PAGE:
Some of Vim's enhancements include completion, comparison and merging of files (known as vimdiff), a comprehensive integrated help system, extended regular expressions, scripting languages (both native and through alternative scripting interpreters such as Perl, Python, Ruby, Tcl, etc.) including support for plugins, a graphical user interface (known as gvim), limited integrated development environment-like features, mouse interaction (both with and without the GUI), folding, editing of compressed or archived files in gzip, bzip2, zip, and tar format and files over network protocols such as SSH, FTP, and HTTP, session state preservation, spell checking, split (horizontal and vertical) and tabbed windows, Unicode and other multi-language support, syntax highlighting, trans-session command, search and cursor position histories, multiple level and branching undo/redo history which can persist across editing sessions, and visual mode.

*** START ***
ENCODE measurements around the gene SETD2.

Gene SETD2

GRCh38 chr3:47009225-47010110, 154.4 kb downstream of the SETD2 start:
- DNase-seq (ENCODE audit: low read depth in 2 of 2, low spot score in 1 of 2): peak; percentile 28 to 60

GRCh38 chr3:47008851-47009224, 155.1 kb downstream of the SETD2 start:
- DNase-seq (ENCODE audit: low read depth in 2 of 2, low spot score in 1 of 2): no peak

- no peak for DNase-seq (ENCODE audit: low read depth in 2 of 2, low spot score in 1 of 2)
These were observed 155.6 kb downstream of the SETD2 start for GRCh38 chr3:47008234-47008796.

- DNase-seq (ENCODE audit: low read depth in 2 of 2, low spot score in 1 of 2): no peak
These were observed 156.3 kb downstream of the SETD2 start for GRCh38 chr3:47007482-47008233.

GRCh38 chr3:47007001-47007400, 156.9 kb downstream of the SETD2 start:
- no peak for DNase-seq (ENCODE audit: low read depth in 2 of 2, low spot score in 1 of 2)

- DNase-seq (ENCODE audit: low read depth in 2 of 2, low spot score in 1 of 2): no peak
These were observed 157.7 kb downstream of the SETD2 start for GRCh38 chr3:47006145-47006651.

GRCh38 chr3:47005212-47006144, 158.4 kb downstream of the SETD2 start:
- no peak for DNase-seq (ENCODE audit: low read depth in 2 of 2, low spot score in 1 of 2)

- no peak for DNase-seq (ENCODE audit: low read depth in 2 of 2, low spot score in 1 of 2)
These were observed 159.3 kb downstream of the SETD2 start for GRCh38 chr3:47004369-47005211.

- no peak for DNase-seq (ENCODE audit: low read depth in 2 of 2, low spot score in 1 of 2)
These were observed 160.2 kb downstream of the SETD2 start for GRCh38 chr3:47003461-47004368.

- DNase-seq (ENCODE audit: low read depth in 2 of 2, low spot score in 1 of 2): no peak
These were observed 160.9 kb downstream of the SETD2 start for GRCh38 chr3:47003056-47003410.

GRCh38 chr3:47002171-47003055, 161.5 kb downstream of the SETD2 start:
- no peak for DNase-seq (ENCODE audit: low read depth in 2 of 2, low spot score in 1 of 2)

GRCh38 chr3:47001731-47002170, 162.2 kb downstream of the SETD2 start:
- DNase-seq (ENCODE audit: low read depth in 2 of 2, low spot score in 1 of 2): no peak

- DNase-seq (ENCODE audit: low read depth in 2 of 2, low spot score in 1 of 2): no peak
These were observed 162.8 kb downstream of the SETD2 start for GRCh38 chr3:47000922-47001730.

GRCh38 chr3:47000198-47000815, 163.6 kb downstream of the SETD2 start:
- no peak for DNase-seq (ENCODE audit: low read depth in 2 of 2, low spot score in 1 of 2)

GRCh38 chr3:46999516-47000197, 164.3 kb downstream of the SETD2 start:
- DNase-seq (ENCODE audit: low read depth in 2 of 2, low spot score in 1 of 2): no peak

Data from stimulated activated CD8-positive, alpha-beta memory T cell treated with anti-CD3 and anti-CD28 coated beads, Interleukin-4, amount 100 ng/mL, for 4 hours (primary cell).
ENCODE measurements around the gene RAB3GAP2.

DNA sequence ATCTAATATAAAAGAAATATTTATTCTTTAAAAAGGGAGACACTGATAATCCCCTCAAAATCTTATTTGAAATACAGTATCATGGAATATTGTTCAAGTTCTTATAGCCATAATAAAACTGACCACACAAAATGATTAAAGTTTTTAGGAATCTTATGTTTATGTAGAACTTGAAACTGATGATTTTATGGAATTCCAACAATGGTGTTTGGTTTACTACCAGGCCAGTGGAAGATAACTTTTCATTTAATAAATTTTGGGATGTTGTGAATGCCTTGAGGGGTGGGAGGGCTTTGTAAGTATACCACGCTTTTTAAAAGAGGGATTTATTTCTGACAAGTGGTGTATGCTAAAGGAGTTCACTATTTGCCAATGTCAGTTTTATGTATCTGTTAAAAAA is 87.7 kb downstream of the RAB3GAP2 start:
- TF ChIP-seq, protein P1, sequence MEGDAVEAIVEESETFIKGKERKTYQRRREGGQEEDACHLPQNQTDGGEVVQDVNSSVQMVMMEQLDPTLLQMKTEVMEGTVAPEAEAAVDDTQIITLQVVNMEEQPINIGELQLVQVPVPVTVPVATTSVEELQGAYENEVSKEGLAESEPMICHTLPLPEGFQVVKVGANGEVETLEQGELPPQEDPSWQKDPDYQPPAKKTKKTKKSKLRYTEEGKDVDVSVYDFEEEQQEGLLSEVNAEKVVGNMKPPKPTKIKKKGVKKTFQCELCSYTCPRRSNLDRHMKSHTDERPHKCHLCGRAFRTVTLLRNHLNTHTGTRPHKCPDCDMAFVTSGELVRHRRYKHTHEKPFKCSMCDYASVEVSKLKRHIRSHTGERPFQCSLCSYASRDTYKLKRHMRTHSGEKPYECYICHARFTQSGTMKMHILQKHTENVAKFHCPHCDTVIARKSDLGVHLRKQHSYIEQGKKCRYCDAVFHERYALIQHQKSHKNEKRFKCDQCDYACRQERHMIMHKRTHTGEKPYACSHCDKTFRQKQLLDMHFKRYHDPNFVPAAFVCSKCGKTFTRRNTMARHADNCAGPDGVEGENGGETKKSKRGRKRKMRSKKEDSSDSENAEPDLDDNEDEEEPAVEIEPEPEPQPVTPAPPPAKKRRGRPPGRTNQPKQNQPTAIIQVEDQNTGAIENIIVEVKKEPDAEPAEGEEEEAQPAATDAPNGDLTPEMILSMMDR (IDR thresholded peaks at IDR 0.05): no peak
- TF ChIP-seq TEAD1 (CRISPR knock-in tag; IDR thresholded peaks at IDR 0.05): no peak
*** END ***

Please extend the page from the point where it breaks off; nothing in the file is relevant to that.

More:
While running, Vim saves the user's changes in a swap file with the ".swp" extension. The swap file can be used to recover after a crash. If a user tries to open a file and a swap file already exists, Vim will warn the user, and if the user proceeds, Vim will use a swap file with the extension ".swo" (or, if there is already more than one swap file, ".swn", ".swm", etc.). This feature can be disabled.
Vim script (also called Vimscript or VimL) is the scripting language built into Vim. Based on the ex editor language of the original vi editor, early versions of Vim added commands for control flow and function definitions. Since version 7, Vim script also supports more advanced data types such as lists and dictionaries and (a simple form of) object-oriented programming. Built-in functions such as
filter() allow a basic form of functional programming, and Vim script has lambda since version 8.0. Vim script is mostly written in an imperative programming style.
Vim macros can contain a sequence of normal-mode commands, but can also invoke ex commands or functions written in Vim script for more complex tasks. Almost all extensions (called plugins or more commonly scripts) of the core Vim functionality are written in Vim script, but plugins can also utilize other languages like Perl, Python, Lua, Ruby, Tcl, or Racket. These plugins can be installed manually, or through a plugin manager such as Vundle, Pathogen, or Vim-Plug.
Vim script files are stored as plain text, similarly to other code, and the filename extension is usually
.vim. One notable exception to that is Vim's config file,